There are many different risk factors for childhood permanent hearing loss (PHL). Some are genetic (caused by changes in genes) and some are environmental, such as exposure to certain infections or medications.
What genetic risk factors are included in risk factor screening for PHL?
More than half of all childhood hearing loss has a genetic cause and many different genes are known to be related to hearing loss.
Risk factor screening for PHL looks for some of the most common genetic differences (also called mutations or pathogenic variants) in the GJB2, GJB6 and SLC26A4 genes that can cause hearing loss. A mutation or pathogenic variant is a difference in a gene that either makes the gene not work, or causes the gene to work differently. These three genes all provide instructions to make proteins that are important to the development of the inner ear or cochlea. The SLC26A4 gene is also involved in the development of the thyroid (a gland found in the neck region which makes important hormones the body needs).
If you are interested in learning the specific genetic mutations that are included in risk factor screening for PHL, please visit the genetic risk factor screening panel page on our website.
What does a “positive” genetic risk factor result mean?
A positive genetic risk factor screening result means that there is a high risk for PHL because at least two mutations in one of the genes tested were identified. Babies with a positive genetic risk factor screening result will have a hearing (audiology) assessment with an Infant Hearing Program (IHP) audiologist to determine whether PHL is present.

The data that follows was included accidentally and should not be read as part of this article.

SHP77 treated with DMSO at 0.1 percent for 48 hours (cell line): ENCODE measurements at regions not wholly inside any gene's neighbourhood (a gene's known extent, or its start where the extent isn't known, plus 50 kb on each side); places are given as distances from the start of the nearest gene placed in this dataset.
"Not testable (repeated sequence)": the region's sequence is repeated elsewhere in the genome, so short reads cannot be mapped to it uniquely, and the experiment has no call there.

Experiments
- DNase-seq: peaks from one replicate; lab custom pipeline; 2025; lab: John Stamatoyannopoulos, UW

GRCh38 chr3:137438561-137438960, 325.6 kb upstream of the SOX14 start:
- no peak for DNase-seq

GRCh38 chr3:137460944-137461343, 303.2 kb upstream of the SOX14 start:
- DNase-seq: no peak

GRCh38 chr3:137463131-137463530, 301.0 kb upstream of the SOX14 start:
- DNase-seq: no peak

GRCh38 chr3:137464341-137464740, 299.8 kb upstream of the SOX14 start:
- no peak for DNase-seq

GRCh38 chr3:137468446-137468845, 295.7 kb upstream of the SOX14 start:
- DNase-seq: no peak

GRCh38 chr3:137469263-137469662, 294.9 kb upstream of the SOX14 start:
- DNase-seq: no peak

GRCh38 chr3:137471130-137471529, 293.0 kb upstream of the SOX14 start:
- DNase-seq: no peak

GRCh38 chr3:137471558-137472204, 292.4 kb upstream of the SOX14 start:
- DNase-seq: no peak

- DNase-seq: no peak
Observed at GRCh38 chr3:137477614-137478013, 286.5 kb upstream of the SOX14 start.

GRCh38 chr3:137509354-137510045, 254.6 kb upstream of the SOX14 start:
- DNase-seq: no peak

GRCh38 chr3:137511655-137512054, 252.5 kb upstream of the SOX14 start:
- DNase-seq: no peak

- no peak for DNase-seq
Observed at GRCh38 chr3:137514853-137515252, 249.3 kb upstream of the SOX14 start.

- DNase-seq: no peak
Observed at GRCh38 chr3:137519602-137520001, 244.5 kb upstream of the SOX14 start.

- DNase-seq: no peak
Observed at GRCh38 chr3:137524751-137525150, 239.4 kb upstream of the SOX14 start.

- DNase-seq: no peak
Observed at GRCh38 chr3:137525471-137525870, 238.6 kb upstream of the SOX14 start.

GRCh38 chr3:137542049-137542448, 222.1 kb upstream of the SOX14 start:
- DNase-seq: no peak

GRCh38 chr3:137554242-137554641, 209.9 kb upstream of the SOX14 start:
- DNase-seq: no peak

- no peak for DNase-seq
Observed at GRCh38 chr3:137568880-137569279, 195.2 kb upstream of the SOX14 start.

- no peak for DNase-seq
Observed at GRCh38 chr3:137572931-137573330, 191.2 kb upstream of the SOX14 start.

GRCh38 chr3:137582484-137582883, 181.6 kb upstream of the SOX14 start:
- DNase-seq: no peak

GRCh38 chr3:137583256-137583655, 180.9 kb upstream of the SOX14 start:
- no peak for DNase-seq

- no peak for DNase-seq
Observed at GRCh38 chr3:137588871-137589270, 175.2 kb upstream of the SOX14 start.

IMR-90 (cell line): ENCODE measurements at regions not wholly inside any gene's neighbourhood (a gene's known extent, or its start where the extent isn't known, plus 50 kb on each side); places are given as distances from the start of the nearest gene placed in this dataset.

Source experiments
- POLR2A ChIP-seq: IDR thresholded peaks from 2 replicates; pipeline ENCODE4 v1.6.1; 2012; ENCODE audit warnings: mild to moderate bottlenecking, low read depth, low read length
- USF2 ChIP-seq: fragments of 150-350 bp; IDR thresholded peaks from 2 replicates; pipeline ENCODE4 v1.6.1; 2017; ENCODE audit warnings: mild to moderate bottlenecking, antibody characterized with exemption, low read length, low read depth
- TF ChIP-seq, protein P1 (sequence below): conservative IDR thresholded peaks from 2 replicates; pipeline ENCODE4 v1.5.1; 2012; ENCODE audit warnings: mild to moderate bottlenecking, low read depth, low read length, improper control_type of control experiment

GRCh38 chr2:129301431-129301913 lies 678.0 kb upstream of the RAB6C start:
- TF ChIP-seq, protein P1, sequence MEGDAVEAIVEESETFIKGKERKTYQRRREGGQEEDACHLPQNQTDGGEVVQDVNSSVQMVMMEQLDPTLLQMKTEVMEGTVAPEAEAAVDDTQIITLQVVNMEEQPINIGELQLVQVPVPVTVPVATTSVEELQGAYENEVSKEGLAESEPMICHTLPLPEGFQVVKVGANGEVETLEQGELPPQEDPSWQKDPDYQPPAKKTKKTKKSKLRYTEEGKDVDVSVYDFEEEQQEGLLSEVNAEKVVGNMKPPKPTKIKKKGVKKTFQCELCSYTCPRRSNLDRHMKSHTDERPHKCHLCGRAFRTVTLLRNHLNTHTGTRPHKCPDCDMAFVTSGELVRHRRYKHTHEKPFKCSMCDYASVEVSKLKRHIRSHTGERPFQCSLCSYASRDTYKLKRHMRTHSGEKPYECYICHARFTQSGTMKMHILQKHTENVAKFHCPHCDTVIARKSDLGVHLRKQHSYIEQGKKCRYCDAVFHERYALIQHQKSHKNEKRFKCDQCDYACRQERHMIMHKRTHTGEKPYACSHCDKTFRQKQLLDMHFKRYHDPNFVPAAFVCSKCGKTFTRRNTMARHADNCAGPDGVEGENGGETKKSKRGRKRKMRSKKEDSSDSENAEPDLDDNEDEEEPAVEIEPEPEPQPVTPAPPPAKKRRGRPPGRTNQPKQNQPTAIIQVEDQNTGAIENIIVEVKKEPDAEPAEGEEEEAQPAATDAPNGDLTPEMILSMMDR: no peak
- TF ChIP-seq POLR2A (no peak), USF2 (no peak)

Carrier status for PHL will not be routinely reported but is available upon request from a parent/guardian or health care provider on their behalf.
How does permanent hearing loss (PHL) run in families?
Hearing loss can be inherited in different ways, depending on the genes and mutations involved. The genetic risk factor screen specifically looks for autosomal recessive hearing loss due to selected mutations in the GJB2, GJB6 and SLC26A4 genes.
“Autosomal” means that the mutations can affect both boys and girls. People with only one copy of an autosomal recessive mutation are less likely to have PHL and are called “carriers”. If two carriers have a child together, there is a 25% (1 in 4) chance that the baby will get two copies of the mutation and, therefore, be at high risk for PHL.
How do I request carrier status for PHL?
If only one mutation in a gene tested through risk factor screening is identified, this result will not be routinely reported; however, this information will be disclosed upon request of a parent/guardian or health care provider on their behalf. There are pros and cons to learning a child’s carrier status and it is a personal decision. We recommend that parents/guardians interested in requesting this information review their decision with a health care provider in advance.
Please contact via e-mail at email@example.com or by phone NSO at 613-738-3222 if you would like to request a child’s carrier status.